Walmart and Target will be making money this Christmas. Small businesses may not be so lucky
But this year’s Small Business Saturday promotion is unlikely to change the fortunes of independent stores in America, which have radically diverged from their biggest rivals.
With the closure of small retailers and the halt in travel and leisure spending, these large chains flourished as Americans stocked up on groceries, housewares, office supplies and furniture during home stay warrants.
As independent stores began reopening in the second half of 2020 and early 2021, they encountered a new set of challenges: manufacturing stoppages and material shortages that made it more difficult to obtain products and keeping them in stock, higher shipping and transport costs. that difficulties in hiring and retaining workers.
All retailers have faced these issues this year. But the challenges have hit independent stores harder, experts say. Mom-and-pop owners are usually lower on the priority list for manufacturers and shipping companies when shortages or delays arise.
The Home Depot, for example, said last week that some suppliers with limited supplies told the chain they were prioritizing business over others: “’We can’t serve the industry, we prefer so focus on the best partner, ”the suppliers said, Home Depot COO Edward Decker recalled on a call with analysts last week.
Small stores also generally lack the financial flexibility to handle higher costs and keep prices low for customers, unlike larger competitors who can use their size and extensive resources to absorb cost increases.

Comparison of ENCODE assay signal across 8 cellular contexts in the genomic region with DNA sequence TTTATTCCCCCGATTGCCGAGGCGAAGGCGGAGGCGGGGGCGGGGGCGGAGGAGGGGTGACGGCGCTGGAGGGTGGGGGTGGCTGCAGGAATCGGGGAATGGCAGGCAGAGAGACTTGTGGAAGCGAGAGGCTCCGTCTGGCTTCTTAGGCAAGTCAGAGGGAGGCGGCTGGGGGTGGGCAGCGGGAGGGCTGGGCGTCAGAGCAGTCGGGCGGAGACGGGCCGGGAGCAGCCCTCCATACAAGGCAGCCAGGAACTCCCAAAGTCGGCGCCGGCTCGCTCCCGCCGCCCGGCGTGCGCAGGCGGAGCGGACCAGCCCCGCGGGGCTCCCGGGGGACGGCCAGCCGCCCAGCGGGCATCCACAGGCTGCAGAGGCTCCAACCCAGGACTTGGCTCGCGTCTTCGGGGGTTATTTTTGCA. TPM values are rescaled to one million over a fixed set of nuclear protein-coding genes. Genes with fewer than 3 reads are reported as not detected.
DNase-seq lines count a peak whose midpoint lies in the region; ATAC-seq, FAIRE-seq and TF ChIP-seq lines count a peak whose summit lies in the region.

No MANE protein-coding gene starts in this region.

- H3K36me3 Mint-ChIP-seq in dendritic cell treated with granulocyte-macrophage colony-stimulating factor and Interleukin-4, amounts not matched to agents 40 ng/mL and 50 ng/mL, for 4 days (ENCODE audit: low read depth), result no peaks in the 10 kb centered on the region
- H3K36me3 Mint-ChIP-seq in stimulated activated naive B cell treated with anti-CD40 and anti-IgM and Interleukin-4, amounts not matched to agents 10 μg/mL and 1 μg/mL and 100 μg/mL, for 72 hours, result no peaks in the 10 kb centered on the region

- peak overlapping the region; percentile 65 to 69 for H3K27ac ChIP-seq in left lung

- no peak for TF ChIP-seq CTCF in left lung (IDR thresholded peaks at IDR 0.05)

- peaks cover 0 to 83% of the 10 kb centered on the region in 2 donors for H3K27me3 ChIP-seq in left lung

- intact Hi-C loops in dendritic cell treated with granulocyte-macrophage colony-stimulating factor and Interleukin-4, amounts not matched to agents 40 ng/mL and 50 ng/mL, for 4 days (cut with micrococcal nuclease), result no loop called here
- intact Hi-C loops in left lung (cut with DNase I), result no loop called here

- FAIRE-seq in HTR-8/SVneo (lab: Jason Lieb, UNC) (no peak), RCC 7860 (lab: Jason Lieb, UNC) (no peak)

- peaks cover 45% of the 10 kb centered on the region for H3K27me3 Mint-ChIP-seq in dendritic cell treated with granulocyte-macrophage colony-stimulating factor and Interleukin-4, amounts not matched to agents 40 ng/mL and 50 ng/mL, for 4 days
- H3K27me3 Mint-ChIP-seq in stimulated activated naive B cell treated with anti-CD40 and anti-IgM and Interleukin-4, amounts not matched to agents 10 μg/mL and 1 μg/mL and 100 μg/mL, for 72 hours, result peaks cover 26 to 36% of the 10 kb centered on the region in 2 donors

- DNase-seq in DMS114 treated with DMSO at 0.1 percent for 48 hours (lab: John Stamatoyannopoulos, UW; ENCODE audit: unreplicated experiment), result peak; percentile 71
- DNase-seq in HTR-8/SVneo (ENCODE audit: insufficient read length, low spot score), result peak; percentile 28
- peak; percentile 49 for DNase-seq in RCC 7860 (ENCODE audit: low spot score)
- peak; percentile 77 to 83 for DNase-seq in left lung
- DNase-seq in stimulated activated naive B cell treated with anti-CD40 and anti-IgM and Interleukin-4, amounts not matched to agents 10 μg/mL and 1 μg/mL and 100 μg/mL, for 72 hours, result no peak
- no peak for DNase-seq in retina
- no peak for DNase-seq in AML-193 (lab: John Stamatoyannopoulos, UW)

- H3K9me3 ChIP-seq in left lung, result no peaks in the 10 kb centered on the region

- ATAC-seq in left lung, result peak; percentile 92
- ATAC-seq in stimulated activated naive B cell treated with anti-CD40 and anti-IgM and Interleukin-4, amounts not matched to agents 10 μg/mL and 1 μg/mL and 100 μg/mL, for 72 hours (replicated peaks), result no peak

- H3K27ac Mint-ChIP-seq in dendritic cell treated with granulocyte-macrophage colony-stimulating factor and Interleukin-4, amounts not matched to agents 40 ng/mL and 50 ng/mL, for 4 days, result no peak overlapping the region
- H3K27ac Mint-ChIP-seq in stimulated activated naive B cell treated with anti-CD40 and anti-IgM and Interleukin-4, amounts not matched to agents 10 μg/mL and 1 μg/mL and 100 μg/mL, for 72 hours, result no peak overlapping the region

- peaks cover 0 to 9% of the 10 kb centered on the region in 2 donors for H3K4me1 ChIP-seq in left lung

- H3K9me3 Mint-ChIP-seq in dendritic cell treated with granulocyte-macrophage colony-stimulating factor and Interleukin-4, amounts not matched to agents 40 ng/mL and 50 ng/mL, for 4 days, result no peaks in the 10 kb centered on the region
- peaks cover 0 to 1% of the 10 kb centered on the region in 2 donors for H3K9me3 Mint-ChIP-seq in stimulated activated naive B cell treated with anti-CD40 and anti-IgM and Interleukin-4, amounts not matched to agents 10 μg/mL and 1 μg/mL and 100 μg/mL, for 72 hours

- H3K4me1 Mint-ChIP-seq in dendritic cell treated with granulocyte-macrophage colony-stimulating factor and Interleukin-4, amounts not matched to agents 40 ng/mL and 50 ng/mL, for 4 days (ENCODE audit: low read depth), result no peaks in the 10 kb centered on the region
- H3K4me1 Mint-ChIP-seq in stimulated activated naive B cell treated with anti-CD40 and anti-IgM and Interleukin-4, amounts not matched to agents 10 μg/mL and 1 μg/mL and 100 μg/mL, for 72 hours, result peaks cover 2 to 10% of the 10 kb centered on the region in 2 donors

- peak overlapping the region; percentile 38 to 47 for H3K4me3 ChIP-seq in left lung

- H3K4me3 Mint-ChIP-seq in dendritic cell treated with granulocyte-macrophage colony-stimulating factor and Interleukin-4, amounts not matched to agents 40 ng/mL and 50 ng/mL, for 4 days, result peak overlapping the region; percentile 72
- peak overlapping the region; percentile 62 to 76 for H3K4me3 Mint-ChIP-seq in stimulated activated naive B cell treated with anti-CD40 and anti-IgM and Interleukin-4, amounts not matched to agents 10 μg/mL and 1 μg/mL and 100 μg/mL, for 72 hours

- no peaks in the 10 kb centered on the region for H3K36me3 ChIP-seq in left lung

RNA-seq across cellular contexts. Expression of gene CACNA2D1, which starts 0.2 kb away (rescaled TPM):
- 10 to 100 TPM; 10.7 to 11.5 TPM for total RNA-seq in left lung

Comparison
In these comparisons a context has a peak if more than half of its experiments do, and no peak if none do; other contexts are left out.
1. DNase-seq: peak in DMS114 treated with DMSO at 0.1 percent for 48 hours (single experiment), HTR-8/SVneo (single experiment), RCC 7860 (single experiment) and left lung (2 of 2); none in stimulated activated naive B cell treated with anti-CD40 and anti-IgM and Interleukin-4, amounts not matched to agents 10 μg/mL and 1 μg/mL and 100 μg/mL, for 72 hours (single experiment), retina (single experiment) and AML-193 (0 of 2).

“Large retailers should be better able to handle supply chain issues and have better inventory than small retailers without muscle,” said Michael Baker, retail analyst at DA Davidson, in a note to customers last week.
The gap between large and small retailers
Sales are expected to explode this holiday, but smaller stores may miss out as shoppers head to cheaper chains with more products on their shelves.
Retail sales in November and December will increase between 8.5% and 10.5% this year from the 2020 holiday season, to a record $ 859 billion, predicts the National Retail Federation, a retail group of industry.
Large chain inventories soared ahead of the holidays thanks in part to tactics far too expensive for most store owners – chartering ships and air freighting product to the United States from overseas, for example. Large retailers have also relied on their extensive supplier networks to alleviate raw material shortages and plant closures. Small stores usually only have a handful of vendors, so if something goes wrong with one of them, they’re stranded.
Target is “well positioned” on major holiday products such as toys and gifts, retail giant’s chief operating officer John Mulligan said on an earnings call last week. This will help Target “continue to gain market share over the holiday season”.
Retail giants are going out of their way during this holiday season to stock merchandise, keep prices low for customers, and run stores and warehouses. But independent stores are struggling to keep up.
According to a recent survey by the National Federation of Independent Businesses, a lobby group for small businesses, 39% of small business owners said in October that supply chain disruptions have had a significant impact on their business. Another 29% reported moderate impact. Only 10% reported no impact from supply chain disruptions.
“Small business owners are trying to take advantage of current economic growth, but remain pessimistic about business conditions for the near future,” NFIB Chief Economist Bill Dunkelberg said in a statement.
The shortage of workers for unfilled jobs and inventory shortages are among the main challenges for small businesses, he said, and “will continue to be a problem during the holiday season.”
All of this means that by the end of the holidays, it’s likely that the gap between America’s biggest and smallest stores would have widened further.